To start off this list I would like to consider Jose Calderon. Look, Calderon is also 35, yes, but he plays a controlled brand of basketball that is effective. He boasts a high basketball IQ and shoots well from outside. I'd like to think of him now at best as a poor man's Cory Joseph, which, isn't stellar, but, I think until we know for sure what Tony Parker will look like in January, the Spurs will be in a sort of state of limbo. Thrown into this pile I would also include stalwarts such as Beno Udrih (with whom Pop is already familiar), Raymond Felton, and perhaps even Deron Williams.
The serviceable pile
Most of these names won't blow you away, and frankly, they could get expensive enough that we might as well just re-sign Patty Mills. These would be names like Darren Collison, Ty Lawson, Shelvin Mack, Ty Lawson, Ramon Sessions, or even Aaron Brooks. So if Patty is cheaper than these guys, take Patty.
The reach pile
I frankly don't think we'd get him, but it would be a good story if he was at a reasonable price that didn't compromise the Spurs' future cap space. That name is George Hill. Perhaps his injuries have lowered his value, but we have to remember that he made a young Jazz core look very formidable. When he played he averaged a strong (but not stellar) 15.6 points, 4.1 rebounds, 3.6 assists on just under 47% shooting per game. Beyond that, he's played off-ball with Tony before, so he understands how to run an offense but doesn't need the ball in his hands to be successful. Maybe throw Ian Clark in here.
The redemption projects
These are guys that I think still have a lot of potential, but of course, their lack of development has put their work-ethic and desire to win into question. While I have the utmost confidence in the shot development of assistant coach Chip Engelland, and his resume speaks for itself (see: Richard Jefferson's three ball, Tony Parker's three ball, Kawhi Leonard's jumpshot, Tiago Splitter's free throw, etc...), one has to wonder if a) he can fix anybody's shot and b) if he will have time considering how he will be working a lot with Dejounte Murray.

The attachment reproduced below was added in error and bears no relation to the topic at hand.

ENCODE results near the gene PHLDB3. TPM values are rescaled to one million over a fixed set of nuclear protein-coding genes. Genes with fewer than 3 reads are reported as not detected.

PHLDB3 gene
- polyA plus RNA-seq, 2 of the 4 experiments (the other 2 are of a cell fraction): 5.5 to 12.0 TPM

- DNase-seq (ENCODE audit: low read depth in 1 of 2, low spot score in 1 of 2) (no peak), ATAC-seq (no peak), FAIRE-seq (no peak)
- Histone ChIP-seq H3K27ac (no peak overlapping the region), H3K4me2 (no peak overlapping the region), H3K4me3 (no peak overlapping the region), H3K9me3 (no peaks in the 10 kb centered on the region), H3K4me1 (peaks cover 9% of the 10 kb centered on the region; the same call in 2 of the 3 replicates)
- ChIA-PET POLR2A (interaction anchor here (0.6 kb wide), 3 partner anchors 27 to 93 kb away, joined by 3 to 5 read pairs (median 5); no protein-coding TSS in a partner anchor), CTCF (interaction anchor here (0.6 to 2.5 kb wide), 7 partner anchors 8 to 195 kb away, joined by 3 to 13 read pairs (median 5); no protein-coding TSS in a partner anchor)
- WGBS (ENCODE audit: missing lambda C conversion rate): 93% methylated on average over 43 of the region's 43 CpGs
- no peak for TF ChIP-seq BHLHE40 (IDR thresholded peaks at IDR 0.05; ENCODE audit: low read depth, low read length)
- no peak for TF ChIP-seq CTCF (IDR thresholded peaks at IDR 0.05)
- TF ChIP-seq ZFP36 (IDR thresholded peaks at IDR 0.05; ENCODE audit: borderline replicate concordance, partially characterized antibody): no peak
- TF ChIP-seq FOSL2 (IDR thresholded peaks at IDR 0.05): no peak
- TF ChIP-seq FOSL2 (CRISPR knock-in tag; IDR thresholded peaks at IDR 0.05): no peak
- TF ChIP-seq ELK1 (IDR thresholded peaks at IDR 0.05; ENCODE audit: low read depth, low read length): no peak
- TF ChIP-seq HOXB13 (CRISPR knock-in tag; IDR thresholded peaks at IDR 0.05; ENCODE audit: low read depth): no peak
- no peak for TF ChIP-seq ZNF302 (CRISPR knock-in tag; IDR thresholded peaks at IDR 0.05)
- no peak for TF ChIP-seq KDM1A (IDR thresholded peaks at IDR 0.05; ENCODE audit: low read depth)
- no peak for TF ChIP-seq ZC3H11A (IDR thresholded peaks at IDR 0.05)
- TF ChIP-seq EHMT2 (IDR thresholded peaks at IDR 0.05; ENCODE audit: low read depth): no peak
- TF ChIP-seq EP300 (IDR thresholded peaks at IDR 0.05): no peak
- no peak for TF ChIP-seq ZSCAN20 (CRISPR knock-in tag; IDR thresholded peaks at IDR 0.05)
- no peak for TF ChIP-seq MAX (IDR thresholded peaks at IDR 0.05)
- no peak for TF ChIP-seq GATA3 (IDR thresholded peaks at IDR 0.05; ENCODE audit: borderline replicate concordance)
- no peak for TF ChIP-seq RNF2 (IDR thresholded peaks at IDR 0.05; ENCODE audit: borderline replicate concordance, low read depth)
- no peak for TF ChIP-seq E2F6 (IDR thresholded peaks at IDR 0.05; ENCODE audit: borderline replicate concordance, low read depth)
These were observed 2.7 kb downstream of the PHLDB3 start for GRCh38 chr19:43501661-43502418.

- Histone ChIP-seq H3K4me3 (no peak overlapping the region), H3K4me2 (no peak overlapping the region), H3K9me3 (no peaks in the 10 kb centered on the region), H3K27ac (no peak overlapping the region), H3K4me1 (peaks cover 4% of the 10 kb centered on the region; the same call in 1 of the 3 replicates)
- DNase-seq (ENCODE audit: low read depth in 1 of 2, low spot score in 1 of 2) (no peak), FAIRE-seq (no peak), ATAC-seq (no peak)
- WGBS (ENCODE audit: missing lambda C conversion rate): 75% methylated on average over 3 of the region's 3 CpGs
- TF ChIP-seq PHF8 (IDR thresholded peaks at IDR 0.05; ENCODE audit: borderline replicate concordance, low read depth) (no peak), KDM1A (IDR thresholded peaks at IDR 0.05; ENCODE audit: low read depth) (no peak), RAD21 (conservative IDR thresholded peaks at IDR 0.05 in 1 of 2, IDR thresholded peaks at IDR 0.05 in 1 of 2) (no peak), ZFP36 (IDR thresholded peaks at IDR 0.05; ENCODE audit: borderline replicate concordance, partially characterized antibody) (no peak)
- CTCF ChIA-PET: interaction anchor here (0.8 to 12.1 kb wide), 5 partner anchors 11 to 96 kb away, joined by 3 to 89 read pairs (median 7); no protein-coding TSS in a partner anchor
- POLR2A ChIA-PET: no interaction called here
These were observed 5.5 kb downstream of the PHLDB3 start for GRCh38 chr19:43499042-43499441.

Evans was put into a bad situation where he couldn't win. We get that. But he could be so much more. I don't think he's entirely suited to play the PG, but I think with spot minutes his versatility and size would be valuable. He might be a bargain given his stock isn't very high, and one would think that the Spurs' shot doctor could turn him into something special if he doesn't break the system. This is a character question which I would defer to Pop and Bud.
Another former ROY. He kind of has a broken jumpshot so nobody guards him beyond 10 feet, but his size and ball-handling ability make him intriguing. Perhaps he'll turn into Shaun Livingston 2.0, perhaps he could be pre-injury Shaun Livingston, who knows? Again, character becomes an issue as to the efficacy of the shot doctor.
The last two players I don't know a whole lot about, but I think also bear intriguing possibilities especially as their stock is kind of at a low are Brandon Jennings and Trey Burke, but like all prospects in this category, their character remains a large question mark, which may be enough for Pop and Bud to pass over them.